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Alternative for Paraffin Oil to Use as Treatment for Beak Mites

Updated February 21, 2017

Beak mites, often mistaken for a type of fungal growth, affect many caged pet birds. The official name for these mites is the scaly face mite, or cenemidocoptes. Infestations of these mites can cause a white, scaly looking growth on the beak and the area around it. Mites may also affect the legs. Paraffin oil is a common home mite treatment, but is not the only option.

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Scaly face mites are often mistaken for beak fungus. They burrow into the beak, creating a honeycombed look. The beak may appear crusty, white, or chalky. Eventually, this crustiness can spread to the cere, or fleshy area at the base of the beak, and even to the eyes. If this problem is allowed to go untreated, the growing part of the beak may become infected, causing permanent deformities. Birds afflicted with mites may be unable to eat on their own.


It's important to determine whether the infestation is beak mites or a fungal growth. The two conditions have very different treatments. Treating beak mites as though they were a fungus will only allow them to keep growing, and increases the chance that your bird will develop a deformity. If you're not sure whether the problem is mites or a fungus, have your vet do a beak scraping and check under the microscope. Mites are clearly visible under magnification.


Paraffin oil is a common traditional treatment because it suffocates the mites. If it is not available you may be able to create similar conditions by rubbing petroleum jelly on your bird's beak and other affected areas. Spread a thin layer of petroleum jelly on the damaged beak and skin once per day. Commercial treatments, usually mixtures of petroleum jelly and benzyl benzoate, are also available. Use these as directed on the package. Never use a home remedy for mites around your bird's eyes.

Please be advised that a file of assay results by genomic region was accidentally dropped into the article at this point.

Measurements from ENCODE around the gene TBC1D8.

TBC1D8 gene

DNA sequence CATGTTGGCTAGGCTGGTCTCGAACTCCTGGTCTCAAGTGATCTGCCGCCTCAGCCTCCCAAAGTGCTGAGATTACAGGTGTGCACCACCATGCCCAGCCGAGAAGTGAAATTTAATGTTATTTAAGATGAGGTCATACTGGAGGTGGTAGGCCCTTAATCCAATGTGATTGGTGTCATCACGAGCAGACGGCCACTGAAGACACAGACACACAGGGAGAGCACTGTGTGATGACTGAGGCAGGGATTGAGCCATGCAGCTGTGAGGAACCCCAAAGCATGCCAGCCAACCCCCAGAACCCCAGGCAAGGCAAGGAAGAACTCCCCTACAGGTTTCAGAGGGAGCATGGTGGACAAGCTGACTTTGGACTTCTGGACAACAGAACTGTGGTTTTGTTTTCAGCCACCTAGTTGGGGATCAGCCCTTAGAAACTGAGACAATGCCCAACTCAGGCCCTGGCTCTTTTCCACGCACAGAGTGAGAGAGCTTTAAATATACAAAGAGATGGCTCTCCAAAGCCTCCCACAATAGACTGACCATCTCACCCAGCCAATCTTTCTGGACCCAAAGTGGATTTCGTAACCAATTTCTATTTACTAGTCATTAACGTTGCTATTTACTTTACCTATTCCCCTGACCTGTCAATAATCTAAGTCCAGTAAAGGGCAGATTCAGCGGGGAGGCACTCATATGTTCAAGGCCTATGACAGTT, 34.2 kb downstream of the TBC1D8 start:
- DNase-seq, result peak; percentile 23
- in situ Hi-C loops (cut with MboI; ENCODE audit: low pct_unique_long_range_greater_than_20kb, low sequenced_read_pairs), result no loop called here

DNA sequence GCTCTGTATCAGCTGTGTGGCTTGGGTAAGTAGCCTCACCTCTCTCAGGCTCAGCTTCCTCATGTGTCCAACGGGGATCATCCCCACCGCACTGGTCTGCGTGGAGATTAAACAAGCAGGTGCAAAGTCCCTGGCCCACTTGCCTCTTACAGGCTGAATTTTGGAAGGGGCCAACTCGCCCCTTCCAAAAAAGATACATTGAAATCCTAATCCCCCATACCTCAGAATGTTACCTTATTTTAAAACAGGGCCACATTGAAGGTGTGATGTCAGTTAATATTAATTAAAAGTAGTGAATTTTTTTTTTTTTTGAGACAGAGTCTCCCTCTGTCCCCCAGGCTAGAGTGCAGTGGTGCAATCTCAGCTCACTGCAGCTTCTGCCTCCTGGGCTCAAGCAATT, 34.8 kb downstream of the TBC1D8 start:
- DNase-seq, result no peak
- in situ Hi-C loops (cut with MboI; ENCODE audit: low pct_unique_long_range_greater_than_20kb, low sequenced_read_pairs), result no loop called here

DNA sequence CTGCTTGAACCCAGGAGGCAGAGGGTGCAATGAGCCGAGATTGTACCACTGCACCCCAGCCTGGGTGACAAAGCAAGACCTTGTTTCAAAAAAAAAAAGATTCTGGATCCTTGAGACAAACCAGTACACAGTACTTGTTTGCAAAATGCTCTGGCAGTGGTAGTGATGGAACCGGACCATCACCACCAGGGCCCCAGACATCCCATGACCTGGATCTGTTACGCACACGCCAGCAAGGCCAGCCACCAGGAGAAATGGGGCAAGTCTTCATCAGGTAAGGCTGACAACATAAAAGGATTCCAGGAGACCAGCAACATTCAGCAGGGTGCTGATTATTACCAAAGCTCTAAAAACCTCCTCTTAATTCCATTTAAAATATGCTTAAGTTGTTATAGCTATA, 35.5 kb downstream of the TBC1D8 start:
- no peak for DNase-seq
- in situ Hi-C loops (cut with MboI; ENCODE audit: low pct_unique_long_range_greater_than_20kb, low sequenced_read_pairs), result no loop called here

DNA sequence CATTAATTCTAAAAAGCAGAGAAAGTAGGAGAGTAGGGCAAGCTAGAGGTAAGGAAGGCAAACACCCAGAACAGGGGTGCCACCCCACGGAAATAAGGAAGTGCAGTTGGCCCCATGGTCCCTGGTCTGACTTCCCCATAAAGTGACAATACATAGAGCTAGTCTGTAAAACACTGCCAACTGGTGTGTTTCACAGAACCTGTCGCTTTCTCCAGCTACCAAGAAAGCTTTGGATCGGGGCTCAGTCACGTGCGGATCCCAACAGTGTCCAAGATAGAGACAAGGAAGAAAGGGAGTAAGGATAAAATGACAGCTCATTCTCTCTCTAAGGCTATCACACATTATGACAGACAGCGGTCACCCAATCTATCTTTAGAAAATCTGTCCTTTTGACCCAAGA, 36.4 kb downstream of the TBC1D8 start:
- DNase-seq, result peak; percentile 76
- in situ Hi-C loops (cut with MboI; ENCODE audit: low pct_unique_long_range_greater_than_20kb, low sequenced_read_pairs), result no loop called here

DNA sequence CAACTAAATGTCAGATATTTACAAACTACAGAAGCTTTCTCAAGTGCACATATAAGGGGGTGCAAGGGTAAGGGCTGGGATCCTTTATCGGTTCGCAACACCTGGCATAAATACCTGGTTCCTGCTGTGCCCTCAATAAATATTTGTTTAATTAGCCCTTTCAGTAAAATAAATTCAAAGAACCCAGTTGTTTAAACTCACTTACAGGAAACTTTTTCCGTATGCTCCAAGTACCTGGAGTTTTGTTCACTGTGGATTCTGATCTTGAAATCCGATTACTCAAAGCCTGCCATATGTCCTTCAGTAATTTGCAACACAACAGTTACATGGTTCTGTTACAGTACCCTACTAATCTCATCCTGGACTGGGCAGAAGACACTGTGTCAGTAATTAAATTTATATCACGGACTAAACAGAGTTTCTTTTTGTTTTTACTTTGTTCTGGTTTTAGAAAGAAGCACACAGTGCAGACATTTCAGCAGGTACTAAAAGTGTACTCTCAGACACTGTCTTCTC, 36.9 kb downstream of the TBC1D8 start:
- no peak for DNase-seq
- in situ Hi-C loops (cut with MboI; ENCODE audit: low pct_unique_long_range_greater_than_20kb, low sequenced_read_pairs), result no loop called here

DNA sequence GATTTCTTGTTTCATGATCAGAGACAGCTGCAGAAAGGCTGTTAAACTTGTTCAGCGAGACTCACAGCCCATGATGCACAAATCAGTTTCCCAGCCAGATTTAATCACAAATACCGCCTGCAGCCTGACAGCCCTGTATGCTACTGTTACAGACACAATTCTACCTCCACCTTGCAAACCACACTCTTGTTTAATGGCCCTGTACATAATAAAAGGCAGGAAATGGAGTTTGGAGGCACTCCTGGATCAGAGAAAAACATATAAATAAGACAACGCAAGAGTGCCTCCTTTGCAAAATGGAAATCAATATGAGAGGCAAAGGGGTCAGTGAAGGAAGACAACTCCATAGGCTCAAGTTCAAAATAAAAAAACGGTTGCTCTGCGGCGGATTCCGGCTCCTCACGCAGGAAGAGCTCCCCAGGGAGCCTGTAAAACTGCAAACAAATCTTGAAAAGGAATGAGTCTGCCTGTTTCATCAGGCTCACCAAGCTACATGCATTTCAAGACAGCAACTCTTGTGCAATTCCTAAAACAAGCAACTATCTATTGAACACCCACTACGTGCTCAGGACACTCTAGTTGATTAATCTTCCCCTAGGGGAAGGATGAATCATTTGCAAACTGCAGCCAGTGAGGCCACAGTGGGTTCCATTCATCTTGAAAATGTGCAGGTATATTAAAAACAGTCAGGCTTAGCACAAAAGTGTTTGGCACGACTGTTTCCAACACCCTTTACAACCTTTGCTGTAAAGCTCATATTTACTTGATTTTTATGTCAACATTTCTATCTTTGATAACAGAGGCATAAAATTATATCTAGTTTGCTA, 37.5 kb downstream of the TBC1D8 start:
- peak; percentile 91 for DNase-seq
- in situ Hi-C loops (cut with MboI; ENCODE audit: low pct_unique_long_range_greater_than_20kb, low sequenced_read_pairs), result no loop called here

Ivermectin, an anti-parasitic medication used for many types of animals, is a far more effective method for treating beak mites. This treatment must be administered by your vet, and may come in a "spot on" form, which is dropped on the back of the neck, or an injectable form. Ivermectin injections are usually only given to birds with very serious infestations. Avomectin and Moxydectin treatments are similar to Ivermectin, and can be purchased at some pet stores.


Do not treat the bird's cage with commercial anti-mite spray or a "cage protector" product. Beak mites live only on the bird itself, and reinfestation is usually caused by ineffective treatment. Anti-mite products are often quite toxic, and could make your bird very sick or even cause death. Keep the cage clean and dry, and replace wooden perches and toys, which the mites sometimes burrow into, but avoid sprays or cage treatments.

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About the Author

G.D. Palmer

G.D. Palmer is a freelance writer and illustrator living in Milwaukee, Wis. She has been producing print and Web content for various organizations since 1998 and has been freelancing full-time since 2007. Palmer holds a Bachelor of Arts degree in writing and studio art from Beloit College in Beloit, Wis.

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